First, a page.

It’s Not the Having But the Doing

At the beginning of each year I perform my sacred duty, one entrusted to me by my grandfather. While it’s not one that many find appealing–or even interesting–I take a bit of pleasure in taking care of this piece of business.

Once per year I buy postage stamps.

These aren’t just ordinary stamps, aside from that fact that they are nothing more than ordinary stamps. These stamps are destined to be handled with special tweezers and inserted into plastic mounts like tiny picture frames that are affixed to special binder pages. Each page includes a spot for each stamp, sometimes marked with a picture but always with a rectangular outline and a catalog number. When I’m done I return the binders to their closet shelf, where they remain protected from bugs, sunlight, dust, coffee spills, and that Mayhem guy from the insurance commercials until they reemerge like groundhogs sometime during the spring of the following year.

Between my grandfather, great-great uncle whom I never met, and me, this exercise is nearing the centennial mark. My granddad started his album on February 15, 1933, an event he celebrated by printing his date, name, and city in bold, curvy letters on the book’s flyleaf. He was 12 years old. I’m not sure how old his uncle was, but his album is of similar vintage. As for me? I was ten when Grandpa made me promise to keep his collection both safe and growing. At some point my daughter, grandchild, or great-great nephew whom I’ll never meet will take over, and they will carefully place each incredibly common stamp in its proper place as if they were curating a museum exhibit.

The stamps aren’t worth much. In its heyday stamp collecting was a popular hobby–FDR was a stamp collector, and so was John Lennon–but those days are long gone. Little bits of paper can’t compete with the entertainment power of smartphones, and besides that who needs more clutter? As a result, the catalog/price guide value of a stamp and what people are willing to pay can vary dramatically. It’s not unheard of to pay ten cents on the dollar– ten bucks for a stamp “worth” 100 dollars, for example. But my granddad never said this was about money. It was about family, tradition, handing down, and so once per year I take a little time and make sure that I keep it going, just like I promised.

Ebay is a great resource for filling the albums’ empty spaces, though most sellers cling to the myth of the price guide value. Regardless of whether it will fill an empty space, I never bother with a stamp listed at the catalog value. I’m sentimental, but I’m not a sucker. The best deals aren’t on individual stamps anyway, but rather on wholesale lots and collections. If a collection has a few stamps that we need but the asking price is less than the retail value of those few stamps, I might bid on the whole lot. When they arrive, I go through the duplicates and look for ones that will upgrade the ones in my family’s collection. The rest I simply tuck away in hopes that someday I might give them to a young relative or neighbor who wants to try out an old-timey hobby.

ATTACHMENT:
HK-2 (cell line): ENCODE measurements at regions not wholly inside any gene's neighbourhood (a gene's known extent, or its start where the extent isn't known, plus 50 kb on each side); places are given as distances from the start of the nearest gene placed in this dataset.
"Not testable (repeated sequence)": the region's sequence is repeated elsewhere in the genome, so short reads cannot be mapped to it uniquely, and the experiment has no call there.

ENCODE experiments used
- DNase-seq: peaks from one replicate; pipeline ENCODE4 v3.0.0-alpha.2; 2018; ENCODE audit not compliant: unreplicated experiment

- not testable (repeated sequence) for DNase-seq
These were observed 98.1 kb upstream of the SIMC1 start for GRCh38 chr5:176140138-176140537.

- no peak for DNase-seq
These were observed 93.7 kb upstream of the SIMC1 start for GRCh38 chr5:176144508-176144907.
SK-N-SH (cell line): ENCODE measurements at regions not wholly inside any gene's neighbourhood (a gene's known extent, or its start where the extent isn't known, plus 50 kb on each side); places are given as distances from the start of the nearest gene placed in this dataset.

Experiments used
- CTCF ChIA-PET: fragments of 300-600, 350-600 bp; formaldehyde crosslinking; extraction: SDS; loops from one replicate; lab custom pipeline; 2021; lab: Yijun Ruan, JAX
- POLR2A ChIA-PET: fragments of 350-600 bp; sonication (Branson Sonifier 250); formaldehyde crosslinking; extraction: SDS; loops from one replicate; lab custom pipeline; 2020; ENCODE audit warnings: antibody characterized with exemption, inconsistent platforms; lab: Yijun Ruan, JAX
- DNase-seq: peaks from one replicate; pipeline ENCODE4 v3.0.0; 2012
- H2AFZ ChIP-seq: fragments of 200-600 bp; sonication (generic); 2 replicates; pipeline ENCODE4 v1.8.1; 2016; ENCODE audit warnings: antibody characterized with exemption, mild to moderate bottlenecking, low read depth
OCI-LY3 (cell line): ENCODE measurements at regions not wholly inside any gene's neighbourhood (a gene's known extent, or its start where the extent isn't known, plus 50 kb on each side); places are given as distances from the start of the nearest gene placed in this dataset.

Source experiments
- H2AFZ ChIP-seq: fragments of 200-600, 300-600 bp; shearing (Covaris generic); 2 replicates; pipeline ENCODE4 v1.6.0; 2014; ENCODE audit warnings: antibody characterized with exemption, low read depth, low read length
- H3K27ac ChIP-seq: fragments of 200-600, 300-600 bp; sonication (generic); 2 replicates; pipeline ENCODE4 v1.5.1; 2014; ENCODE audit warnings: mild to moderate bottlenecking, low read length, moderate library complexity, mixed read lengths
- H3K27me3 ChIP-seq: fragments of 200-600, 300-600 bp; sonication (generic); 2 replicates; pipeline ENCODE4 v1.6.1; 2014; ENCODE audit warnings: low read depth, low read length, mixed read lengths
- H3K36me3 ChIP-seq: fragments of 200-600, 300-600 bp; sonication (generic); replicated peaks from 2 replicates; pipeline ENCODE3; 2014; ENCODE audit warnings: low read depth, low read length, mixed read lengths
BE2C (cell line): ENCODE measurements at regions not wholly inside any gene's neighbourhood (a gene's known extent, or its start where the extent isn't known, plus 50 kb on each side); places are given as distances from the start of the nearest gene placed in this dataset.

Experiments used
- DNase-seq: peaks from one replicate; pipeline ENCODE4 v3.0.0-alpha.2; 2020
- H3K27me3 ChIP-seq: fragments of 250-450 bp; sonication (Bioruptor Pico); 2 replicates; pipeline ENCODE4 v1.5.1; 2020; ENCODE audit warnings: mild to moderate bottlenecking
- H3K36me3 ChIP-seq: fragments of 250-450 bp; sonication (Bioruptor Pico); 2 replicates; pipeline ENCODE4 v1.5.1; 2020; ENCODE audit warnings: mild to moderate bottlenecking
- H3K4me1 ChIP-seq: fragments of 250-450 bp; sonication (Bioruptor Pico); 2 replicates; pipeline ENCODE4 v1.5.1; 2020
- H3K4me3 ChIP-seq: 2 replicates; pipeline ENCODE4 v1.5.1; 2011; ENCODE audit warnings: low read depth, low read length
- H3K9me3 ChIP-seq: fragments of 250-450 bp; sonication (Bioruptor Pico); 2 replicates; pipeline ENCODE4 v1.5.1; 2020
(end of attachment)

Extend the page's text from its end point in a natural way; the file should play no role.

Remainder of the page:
Browsing the eBay collections last week, I came across a nearly complete collection of U.S. postage stamps. For the low low price of just $250,000, I could purchase “as complete of a USA Collection as you could ever hope to find.” My grandfather, Uncle Frank, and I have been at this for 86 years, and our collective efforts haven’t brought us anywhere close to that goal. For a mere quarter million (just a fraction of their book value!) and one click of the mouse I could almost completely fulfill my familial obligation.

But could I really?

I shouldn’t speak for my ancestors, but I suspect that like me they put more value into the collecting than the collection. Each year when I pull out the albums, I’m visiting with my grandfather. I look through the stamps that he collected and the ones I’ve added. Snippets of decades-old small talk run like tapes through my mind’s ears. When I fill the last empty space on an old, yellowed page, I wonder whether he’d be proud of me. For a few days each year, I’m a ten year-old boy seeking the approval of an old man long gone.

Where’s the value in a pre-collected collection? Let’s say that I had 250k to blow on a nearly complete collection of American postage stamps. They would arrive and then they would sit on the shelf, their only story the one about the time that I clicked “buy it now.” No ghosts. No memories. Just stamps.

The magic is in the doing, no matter what the endeavor. The having is nice, but the doing is what really matters. I think that’s why we appreciate the makers of things. It’s the difference between “I bought this restored car” and “I restored this car,” for example. And so I continue to plod along, one empty space at a time, visiting annually with a grandfather gone over thirty years now.

There’s nothing wrong with the current trend toward ridding one’s world of clutter–I certainly need to do more of that–nor is there anything wrong with purchasing or holding onto an object for its investment value. But neither of these approaches to stuff addresses the intrinsic value of collecting. Whether you’re fulfilling a family commitment or just killing time, you’ll get much more pleasure out of the doing than you’ll get out of staring at your smartphone.

Unless you collect smartphones, of course, in which case have I got a deal for you.


Categories: op-ed

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